We have all experienced food cravings at one time or another. Whether you love salty foods or if it’s sugary sweets that get your mouth watering, it can be hard to pass up your favorites. Oftentimes, food cravings feel out of our control and that can be frustrating when you’re trying to stick to a healthy diet. But what if you could train your brain to crave healthy foods? Research seems to indicate that you can do exactly that.
According to Medical News Today, food cravings stem from the same brain region that manages memory, pleasure and reward. This can make food an emotional experience for some people. For instance, if you received a food treat from a parent, teacher or other authority figure as a reward (or a means to cheer you up—perhaps after a doctor’s visit), then an emotional link might be created.
Over time, this can undoubtedly contribute to the food cravings that we experience. Even as adults, we often reward ourselves with food. These actions create lifelong habits that link food to feelings and make cravings challenging to overcome. Specific hormone imbalances or nutrient deficiencies have also been linked to food cravings, says Medical News Today.
First and Foremost: Recognize your Cravings
Understanding these attachments is an important first step in attempting to move away from them—which is admittedly difficult. For many, certain foods have strong emotional experiences connected to them. This can make it seem nearly impossible to let go of those feelings. However, creating awareness of these emotions and coming to terms with why you might be craving a specific food can play an important role in stopping those cravings in their tracks.
This boils down to being more self-aware. In the same way that you should ask yourself “Am I really hungry?” (sometimes, honestly, you may be thirsty), you should also think about asking yourself “Why do I really want this food?”
If it has more to do with how it makes you feel, then it’s a craving. The good news is, unlike hunger, cravings will fizzle out over time if you don’t give into them.
Practice Mindful Eating
In your effort to be more self-aware, you should also aim to practice mindful eating. This means paying closer attention while eating. Don’t eat when you’re distracted, such as while watching television or reading. Mindful eating can help you avoid overindulging, while also helping you become more aware of what drives your cravings and desires to eat in the first place.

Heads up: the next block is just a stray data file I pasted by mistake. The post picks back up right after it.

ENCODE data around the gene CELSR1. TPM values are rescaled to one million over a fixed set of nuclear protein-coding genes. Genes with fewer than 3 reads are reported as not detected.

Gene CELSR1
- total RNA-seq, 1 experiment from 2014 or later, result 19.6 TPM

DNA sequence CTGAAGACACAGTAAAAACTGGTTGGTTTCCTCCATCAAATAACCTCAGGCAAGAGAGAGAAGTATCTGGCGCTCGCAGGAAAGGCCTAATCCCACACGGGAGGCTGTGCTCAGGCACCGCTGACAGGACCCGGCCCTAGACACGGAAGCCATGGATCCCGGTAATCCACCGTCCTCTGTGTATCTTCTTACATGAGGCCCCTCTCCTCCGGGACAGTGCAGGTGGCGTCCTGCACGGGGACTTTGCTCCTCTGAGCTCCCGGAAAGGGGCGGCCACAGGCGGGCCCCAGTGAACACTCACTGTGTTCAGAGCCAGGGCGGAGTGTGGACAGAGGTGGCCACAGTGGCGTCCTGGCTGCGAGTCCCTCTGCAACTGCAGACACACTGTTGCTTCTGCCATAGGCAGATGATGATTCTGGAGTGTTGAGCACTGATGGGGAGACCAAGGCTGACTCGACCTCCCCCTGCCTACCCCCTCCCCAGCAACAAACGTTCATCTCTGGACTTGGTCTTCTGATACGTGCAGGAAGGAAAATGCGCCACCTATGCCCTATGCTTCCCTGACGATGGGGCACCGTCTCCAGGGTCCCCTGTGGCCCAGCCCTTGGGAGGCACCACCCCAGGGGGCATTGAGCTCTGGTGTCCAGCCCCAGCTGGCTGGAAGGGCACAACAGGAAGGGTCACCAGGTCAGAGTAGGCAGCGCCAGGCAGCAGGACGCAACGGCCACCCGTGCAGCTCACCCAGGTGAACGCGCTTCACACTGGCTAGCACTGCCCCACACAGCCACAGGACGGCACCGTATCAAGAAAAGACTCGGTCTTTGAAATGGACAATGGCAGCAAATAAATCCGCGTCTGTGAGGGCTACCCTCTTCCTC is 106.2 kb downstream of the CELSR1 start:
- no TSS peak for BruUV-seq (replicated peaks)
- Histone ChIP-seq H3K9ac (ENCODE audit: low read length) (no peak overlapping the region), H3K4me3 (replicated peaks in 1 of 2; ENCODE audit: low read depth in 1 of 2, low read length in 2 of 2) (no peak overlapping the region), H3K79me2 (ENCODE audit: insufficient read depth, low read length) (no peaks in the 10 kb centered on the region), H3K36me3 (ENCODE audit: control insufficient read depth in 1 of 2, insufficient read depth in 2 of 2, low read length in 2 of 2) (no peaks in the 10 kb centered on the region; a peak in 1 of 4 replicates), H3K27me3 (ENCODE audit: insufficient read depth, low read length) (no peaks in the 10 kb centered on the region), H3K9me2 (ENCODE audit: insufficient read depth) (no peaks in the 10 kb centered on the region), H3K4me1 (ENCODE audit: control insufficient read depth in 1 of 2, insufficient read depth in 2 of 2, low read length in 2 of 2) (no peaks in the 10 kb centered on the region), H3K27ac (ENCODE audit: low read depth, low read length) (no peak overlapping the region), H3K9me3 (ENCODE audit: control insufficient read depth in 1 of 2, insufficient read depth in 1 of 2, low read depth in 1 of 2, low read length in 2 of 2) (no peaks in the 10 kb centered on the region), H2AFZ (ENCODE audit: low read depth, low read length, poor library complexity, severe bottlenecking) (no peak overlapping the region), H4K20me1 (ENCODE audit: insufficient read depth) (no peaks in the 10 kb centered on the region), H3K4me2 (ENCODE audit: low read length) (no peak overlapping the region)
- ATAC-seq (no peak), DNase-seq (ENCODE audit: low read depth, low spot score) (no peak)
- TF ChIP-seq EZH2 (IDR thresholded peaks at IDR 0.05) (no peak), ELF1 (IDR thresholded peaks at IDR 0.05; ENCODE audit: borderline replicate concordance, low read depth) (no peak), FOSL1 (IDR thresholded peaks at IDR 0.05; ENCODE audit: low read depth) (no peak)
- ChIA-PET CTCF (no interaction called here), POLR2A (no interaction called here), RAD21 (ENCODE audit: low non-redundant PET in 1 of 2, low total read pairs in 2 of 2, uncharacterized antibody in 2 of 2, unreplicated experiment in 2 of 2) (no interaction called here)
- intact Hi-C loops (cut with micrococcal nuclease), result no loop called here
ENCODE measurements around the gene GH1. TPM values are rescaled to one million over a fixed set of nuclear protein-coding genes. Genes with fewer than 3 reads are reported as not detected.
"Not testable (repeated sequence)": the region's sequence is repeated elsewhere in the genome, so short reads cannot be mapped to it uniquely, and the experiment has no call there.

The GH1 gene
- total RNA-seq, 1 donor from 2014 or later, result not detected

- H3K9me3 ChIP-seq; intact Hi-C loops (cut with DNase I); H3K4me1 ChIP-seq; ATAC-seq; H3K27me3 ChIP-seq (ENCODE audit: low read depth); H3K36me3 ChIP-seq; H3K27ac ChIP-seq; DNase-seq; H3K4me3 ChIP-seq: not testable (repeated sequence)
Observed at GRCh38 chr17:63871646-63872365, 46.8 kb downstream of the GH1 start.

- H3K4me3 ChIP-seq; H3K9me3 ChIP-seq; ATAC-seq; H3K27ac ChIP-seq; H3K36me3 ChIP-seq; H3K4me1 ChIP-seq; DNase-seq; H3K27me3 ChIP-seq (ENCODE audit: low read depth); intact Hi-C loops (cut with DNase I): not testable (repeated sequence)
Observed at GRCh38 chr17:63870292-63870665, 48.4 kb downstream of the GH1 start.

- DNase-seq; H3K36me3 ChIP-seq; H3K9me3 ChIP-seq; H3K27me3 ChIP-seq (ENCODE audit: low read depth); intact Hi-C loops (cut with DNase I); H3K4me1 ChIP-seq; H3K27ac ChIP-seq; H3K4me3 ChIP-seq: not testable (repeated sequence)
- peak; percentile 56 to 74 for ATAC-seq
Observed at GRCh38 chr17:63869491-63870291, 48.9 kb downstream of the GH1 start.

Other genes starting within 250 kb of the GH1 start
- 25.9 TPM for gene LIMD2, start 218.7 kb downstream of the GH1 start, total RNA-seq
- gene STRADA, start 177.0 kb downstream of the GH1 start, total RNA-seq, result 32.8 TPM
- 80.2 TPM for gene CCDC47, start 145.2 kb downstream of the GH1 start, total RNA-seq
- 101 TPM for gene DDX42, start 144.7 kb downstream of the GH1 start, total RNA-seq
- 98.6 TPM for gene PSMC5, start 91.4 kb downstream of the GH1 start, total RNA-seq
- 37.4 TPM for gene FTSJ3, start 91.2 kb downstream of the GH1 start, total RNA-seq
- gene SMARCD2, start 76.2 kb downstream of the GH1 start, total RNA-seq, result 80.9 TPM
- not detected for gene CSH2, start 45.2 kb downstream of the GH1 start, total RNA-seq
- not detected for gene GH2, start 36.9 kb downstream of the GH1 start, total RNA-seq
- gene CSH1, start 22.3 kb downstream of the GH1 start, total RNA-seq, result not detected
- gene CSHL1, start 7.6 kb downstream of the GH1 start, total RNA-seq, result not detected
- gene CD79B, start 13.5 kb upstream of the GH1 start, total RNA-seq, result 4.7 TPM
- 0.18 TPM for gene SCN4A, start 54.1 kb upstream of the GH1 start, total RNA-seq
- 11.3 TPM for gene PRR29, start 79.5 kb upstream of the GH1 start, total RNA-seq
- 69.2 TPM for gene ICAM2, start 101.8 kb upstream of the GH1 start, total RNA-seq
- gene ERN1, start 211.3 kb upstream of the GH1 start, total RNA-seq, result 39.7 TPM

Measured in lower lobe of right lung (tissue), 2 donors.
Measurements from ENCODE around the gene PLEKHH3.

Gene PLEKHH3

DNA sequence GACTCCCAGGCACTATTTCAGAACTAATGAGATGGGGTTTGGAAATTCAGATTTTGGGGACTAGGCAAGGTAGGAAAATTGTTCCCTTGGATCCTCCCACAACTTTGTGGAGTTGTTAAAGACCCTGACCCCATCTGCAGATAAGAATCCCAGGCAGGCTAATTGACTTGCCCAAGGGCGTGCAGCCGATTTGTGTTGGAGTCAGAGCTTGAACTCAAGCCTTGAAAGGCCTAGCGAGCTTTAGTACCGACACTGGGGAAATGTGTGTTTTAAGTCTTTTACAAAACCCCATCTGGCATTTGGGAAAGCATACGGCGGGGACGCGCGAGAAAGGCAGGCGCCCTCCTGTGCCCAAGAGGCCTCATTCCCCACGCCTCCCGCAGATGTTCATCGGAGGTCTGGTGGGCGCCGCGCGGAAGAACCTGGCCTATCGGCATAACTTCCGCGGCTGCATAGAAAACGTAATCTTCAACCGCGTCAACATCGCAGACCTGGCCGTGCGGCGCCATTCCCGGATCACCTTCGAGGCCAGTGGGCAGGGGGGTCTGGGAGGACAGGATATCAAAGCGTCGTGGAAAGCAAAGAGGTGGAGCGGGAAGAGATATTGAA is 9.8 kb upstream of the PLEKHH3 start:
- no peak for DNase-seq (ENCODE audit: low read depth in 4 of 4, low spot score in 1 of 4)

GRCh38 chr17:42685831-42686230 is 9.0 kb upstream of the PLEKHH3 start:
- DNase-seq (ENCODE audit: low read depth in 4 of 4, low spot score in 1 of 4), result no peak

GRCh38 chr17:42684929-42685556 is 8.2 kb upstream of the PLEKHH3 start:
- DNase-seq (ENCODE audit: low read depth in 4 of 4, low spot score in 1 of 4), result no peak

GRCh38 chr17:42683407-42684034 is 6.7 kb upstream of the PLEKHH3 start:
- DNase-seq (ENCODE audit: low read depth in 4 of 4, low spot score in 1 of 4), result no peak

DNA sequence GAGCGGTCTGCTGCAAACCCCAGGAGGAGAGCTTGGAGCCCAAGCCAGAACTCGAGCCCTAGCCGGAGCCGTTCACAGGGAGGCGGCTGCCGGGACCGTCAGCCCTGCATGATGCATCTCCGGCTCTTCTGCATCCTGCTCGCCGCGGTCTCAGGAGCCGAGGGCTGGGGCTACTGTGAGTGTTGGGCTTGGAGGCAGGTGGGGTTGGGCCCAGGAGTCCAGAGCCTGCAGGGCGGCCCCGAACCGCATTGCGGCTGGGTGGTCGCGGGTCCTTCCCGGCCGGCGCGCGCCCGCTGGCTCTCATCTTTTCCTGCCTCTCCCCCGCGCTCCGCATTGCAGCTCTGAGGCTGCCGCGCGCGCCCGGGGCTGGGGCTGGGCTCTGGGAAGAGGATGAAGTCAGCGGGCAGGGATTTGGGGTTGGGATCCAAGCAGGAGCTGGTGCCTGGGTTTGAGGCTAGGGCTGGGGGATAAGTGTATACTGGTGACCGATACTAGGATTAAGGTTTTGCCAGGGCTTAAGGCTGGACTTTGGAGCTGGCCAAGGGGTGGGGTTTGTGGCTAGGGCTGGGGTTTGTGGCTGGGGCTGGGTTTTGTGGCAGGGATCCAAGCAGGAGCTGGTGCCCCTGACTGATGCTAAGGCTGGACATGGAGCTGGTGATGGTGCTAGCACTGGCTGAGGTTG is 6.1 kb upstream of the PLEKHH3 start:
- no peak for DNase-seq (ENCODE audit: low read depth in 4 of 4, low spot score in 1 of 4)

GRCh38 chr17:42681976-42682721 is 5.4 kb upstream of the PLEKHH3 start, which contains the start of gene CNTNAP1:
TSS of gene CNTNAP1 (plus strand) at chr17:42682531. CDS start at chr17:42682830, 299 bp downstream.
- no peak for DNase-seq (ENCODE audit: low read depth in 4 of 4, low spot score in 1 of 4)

Also pay closer attention to how you feel after eating something. For instance, while you might feel an immediate rush of pleasure after gorging on donuts, chances are you don’t feel that great later on.
Make Healthy Foods a Regular Part of your Diet
Even if you’re not someone who outright craves healthy foods, making them a regular part of your diet can, over time, start to re-train your brain.
According to Healthline, dopamine is released when sugar is consumed. They explain that dopamine is a main neurotransmitter involved in the “reward circuit” connected to addictive behaviors. This may explain why many studies are now discovering the possible addictive nature of sugar in humans.
However, those who decrease their sugar intake often say they stop craving it. Some have even said that it doesn’t taste as good when they have it down the road, often using descriptions like “sickeningly sweet.” Harvard Health says that eating less sugar-containing foods can lead to decreased cravings. They recommend purchasing unsweetened varieties of your favorite foods like yogurt, tea and oatmeal. It’s easy to add your own sweetness with an alternative like stevia, monk fruit or erythritol.
The fact is, once you start living a healthy lifestyle, your body can begin to crave the proper nutrients in order to help maintain that lifestyle. Harvard Health recommends eating a balanced, nutritious diet filled with whole grains, lean proteins, fruits and vegetables.
Tracking Your Food
Research has also indicated that a food journal can help you lose weight, says Harvard Health. The NuMi app by Nutrisystem is a great tool to use for this. It will help you greatly in your effort to practice more mindful eating, to be more aware of your cravings and ultimately to make healthy changes that will help to re-train your brain to crave healthy foods.
The most important thing is to be patient and to give it some time. A change like this won’t happen overnight. But if you put in the effort, you can overcome cravings and have long-term success.